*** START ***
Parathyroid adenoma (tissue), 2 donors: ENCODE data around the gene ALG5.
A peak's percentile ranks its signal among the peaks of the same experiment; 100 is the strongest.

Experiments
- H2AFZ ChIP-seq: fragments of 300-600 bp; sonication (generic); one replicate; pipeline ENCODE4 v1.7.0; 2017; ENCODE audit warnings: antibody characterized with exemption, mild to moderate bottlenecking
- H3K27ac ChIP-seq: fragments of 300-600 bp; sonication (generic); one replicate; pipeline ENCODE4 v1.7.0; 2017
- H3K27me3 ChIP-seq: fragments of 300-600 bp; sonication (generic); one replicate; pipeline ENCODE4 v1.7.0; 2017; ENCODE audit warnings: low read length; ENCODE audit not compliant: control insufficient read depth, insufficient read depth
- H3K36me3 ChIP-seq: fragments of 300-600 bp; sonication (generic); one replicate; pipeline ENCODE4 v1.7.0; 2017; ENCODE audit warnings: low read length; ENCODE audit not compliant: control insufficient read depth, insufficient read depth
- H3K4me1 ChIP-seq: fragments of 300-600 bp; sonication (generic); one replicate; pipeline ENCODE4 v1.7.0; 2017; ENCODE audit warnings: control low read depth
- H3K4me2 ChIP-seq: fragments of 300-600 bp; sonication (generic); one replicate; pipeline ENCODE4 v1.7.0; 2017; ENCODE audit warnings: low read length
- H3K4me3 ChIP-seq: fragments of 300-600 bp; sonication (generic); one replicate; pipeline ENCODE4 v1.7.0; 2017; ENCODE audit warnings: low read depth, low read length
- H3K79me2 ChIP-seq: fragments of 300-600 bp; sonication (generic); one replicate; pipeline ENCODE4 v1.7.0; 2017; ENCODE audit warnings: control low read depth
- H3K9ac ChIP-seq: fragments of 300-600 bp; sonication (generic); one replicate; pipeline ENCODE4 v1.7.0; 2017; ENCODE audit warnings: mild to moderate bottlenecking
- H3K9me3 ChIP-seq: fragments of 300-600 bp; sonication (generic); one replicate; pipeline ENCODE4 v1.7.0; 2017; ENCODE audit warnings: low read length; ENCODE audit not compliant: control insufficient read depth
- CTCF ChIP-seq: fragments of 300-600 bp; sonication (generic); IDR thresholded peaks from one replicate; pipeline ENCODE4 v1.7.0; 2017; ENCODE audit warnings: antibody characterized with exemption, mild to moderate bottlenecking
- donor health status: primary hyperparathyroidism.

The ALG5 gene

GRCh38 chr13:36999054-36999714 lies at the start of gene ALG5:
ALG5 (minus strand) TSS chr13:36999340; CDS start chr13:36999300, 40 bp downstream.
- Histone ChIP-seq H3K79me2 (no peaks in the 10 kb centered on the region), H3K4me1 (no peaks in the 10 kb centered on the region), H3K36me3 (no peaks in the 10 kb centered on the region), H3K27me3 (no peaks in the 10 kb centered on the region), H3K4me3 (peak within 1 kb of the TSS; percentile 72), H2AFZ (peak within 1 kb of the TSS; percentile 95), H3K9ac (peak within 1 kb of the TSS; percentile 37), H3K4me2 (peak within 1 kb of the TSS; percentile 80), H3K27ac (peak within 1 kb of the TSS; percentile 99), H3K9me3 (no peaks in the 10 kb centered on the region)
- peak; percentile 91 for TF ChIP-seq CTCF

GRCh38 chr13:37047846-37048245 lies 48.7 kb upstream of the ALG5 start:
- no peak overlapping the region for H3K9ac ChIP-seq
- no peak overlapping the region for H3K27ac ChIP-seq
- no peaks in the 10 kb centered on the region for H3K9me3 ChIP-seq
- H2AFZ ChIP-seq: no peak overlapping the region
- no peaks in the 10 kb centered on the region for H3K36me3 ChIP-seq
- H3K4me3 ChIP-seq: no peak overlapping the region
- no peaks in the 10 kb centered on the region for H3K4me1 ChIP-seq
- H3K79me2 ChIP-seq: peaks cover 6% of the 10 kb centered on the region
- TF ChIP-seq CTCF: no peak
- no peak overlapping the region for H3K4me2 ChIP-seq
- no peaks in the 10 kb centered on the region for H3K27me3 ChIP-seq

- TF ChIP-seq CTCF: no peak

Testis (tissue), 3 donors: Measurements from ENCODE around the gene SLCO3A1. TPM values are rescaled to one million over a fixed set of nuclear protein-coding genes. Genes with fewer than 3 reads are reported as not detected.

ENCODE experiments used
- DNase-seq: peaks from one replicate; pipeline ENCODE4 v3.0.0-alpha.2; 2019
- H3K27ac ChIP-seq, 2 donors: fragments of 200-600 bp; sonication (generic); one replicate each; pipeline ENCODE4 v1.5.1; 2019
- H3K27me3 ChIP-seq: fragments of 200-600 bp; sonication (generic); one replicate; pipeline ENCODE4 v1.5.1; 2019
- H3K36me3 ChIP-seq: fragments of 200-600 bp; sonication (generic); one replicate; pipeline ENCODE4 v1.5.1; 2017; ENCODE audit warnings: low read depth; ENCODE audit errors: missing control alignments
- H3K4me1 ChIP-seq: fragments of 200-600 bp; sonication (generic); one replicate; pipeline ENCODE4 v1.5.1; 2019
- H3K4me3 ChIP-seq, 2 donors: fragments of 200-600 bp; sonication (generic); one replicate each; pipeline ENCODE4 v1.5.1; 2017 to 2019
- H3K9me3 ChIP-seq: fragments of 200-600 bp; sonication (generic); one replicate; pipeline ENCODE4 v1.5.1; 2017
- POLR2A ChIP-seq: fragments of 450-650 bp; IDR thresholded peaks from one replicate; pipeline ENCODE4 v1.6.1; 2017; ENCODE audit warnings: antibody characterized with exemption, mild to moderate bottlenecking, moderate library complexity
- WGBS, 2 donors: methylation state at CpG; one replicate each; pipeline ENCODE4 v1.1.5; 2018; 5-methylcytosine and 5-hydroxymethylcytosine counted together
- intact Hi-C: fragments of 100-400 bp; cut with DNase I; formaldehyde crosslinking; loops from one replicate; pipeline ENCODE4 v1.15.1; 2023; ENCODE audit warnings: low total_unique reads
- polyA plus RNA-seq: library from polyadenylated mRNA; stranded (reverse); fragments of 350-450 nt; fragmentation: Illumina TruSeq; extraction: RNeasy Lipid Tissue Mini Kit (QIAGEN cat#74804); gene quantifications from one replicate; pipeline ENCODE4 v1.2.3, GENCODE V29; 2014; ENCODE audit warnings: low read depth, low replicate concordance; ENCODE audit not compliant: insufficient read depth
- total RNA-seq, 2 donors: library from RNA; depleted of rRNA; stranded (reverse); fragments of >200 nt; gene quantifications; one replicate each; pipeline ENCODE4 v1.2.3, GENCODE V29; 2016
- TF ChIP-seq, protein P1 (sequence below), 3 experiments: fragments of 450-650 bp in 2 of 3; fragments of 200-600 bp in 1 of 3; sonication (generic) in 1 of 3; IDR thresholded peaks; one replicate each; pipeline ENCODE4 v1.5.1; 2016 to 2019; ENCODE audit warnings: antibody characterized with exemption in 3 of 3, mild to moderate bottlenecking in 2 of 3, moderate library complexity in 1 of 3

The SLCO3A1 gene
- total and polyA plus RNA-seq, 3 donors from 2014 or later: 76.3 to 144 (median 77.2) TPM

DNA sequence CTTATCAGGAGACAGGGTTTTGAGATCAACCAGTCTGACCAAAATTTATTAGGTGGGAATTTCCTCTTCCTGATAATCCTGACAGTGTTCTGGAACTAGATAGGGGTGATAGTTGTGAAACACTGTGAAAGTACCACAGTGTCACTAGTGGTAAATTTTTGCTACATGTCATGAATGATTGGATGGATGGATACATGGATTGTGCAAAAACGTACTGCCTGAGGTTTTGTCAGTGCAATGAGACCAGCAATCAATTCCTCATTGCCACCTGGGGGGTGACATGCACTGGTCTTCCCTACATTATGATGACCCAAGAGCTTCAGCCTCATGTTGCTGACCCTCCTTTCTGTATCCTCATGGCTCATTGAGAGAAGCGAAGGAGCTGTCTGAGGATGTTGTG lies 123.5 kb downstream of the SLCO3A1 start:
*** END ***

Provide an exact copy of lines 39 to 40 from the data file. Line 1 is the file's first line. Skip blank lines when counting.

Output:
- H3K36me3 ChIP-seq: fragments of 200-600 bp; sonication (generic); one replicate; pipeline ENCODE4 v1.5.1; 2017; ENCODE audit warnings: low read depth; ENCODE audit errors: missing control alignments
- H3K4me1 ChIP-seq: fragments of 200-600 bp; sonication (generic); one replicate; pipeline ENCODE4 v1.5.1; 2019